New trees arrive at Burlington’s City Hall Park as redesign nears completion

An intermittent and slow parade of trees chugged at tractor-speed down St. Paul Street in Burlington on Monday, destined for Burlington’s City Hall Park.

By late afternoon, wide holes along the southern (Main Street-facing) end of the park held red maple, thornless honey locust, London plane, swamp white oak and elm.

The long-anticipated re-greening of the park by healthy, replacement trees signals the final stretch of a two-season rehabilitation project that city officials say will be completed in October.

Opposition to the removal of mature trees — most of which were in declining health — had become a months-long rallying cry in 2019 when arborists unveiled plans to rejuvenate this part of the urban canopy.

A compromise preserved some of the old, still-viable favorites.

The removal of fragile and failing trees allowed the city to restore poor, compacted soil and remedy erosion from rain — a sound, long-term investment in the park’s future, said City Arborist V.J. Comai.

The pace of his botanical upgrades has quickened as other crews wind up on installation of underground utilities, pathways, lighting and a water-jet equipped splash park.

Growth in the park’s lower canopy, too

In addition to 20 replacement trees, city crews are hustling to plant 328 shrubs, Comai said.

Thousands of new ornamental perennial plants and grasses have already been planted, many of them in newly created, stormwater-absorbing rain gardens, he added.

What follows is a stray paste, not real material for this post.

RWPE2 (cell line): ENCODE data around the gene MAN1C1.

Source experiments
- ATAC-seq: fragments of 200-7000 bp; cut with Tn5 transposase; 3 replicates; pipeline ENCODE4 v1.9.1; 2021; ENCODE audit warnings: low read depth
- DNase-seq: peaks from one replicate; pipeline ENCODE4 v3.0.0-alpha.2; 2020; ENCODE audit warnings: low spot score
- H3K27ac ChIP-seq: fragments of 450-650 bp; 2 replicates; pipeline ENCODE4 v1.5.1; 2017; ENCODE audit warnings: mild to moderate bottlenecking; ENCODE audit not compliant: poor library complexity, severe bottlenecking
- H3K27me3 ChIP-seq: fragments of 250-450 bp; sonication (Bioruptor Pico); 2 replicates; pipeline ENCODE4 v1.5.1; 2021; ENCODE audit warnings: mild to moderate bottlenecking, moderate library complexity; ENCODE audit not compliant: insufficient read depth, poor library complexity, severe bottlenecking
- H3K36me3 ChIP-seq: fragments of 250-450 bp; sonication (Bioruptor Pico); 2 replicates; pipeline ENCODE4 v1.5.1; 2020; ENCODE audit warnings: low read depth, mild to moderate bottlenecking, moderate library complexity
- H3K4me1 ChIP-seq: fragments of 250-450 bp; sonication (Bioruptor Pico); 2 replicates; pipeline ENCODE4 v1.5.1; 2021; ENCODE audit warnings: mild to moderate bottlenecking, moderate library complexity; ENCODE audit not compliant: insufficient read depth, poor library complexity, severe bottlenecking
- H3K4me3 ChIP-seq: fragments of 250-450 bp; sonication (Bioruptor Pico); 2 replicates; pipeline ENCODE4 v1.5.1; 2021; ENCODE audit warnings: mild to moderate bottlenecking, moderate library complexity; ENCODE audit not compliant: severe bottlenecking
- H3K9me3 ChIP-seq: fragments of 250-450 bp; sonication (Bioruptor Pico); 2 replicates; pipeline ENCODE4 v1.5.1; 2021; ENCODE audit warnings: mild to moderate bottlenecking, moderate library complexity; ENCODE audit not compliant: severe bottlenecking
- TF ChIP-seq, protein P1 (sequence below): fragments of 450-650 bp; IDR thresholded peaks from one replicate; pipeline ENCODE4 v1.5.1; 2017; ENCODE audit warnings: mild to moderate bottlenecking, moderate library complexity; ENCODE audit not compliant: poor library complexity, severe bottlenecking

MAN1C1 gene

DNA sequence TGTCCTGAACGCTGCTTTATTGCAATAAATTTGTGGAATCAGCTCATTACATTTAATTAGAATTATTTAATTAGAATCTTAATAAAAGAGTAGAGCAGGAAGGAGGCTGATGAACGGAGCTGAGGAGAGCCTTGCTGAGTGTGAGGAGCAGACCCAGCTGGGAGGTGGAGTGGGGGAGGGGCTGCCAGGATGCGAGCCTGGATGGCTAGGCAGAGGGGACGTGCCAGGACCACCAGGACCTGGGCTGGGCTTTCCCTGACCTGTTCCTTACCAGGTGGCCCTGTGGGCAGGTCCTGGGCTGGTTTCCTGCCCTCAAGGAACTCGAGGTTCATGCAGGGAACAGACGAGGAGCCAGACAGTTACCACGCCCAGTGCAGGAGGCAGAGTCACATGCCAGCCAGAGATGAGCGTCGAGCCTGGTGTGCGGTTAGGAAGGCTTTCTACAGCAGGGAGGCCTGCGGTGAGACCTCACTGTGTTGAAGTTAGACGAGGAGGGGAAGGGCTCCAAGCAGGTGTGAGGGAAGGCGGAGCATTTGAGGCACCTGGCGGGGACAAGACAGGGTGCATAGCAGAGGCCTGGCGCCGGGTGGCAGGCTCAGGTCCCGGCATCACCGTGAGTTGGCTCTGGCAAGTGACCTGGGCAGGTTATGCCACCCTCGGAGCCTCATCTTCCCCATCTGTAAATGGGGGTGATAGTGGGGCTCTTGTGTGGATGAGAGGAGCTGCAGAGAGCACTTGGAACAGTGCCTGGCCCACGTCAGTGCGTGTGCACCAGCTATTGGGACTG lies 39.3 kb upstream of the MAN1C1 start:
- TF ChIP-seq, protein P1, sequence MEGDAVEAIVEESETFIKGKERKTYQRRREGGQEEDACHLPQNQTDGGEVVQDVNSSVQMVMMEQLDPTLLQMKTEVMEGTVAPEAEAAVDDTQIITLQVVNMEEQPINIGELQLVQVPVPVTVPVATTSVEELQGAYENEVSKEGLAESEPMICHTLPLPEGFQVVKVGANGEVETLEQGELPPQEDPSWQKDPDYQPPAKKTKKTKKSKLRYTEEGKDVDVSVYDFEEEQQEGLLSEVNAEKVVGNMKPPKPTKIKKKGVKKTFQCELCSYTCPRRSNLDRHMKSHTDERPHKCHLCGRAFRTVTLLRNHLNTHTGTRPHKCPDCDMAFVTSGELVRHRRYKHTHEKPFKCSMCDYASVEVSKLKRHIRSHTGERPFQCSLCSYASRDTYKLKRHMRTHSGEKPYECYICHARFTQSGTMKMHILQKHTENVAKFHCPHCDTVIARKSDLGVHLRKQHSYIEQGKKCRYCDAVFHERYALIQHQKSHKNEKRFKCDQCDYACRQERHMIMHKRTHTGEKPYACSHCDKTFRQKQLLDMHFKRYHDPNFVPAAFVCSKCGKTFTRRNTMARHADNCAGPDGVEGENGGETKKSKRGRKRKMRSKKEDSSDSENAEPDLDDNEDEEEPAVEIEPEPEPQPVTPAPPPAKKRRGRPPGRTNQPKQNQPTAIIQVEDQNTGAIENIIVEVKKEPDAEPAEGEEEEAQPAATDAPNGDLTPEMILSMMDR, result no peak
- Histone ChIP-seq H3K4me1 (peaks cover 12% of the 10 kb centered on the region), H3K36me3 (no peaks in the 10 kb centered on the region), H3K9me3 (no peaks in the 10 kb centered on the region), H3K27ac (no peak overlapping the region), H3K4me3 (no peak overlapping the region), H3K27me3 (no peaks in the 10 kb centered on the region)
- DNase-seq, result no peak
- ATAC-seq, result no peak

Dozens of perennial plants line an excavated rain garden in Burlington's City Hall Park on Aug. 3, 2020. This and other new rain gardens in the park are designed to remedy a decades-long problem of soil erosion due to fast rain runoff. City officials predict the park will re-open to the public in October.

Other enhancements to City Hall Park will include:

  • A small, outdoor performance space.
  • A “Portland Loo” public toilet.
  • Movable furniture.
  • Improved irrigation, electrical connections and irrigation.
  • Public art.

Progress toward completion has fluctuated wildly.

Momentum on the project hummed into high gear last year, with mild October and November extending the construction season, said Diana Wood, a spokeswoman for the Department of Parks, Recreation and Waterfront.

There was even talk of winding up the rehab project by late summer 2020.

The arrival of COVID-19 early this year delayed the start of construction by six weeks: from March 23 to May 11 — and the timeline stretched into early fall.

Constraints on the use of shared equipment, coupled with distancing on the job, continues to slow things down, Wood said, “but we’re on track to be completed in October.”

But, she added, it’s still too early to set a firm date for a grand reopening.

Matt Fredenburgh, a Burlington arborist technician, prepares to transplant one of more than a dozen new trees that were delivered to City Hall Park on Aug. 3, 2020.

Contact Joel Banner Baird at 802-660-1843 or joelbaird@freepressmedia.com. Follow him on Twitter @VTgoingUp.

This coverage is only possible with support from our readers. Sign up today for a subscription to the Burlington Free Press.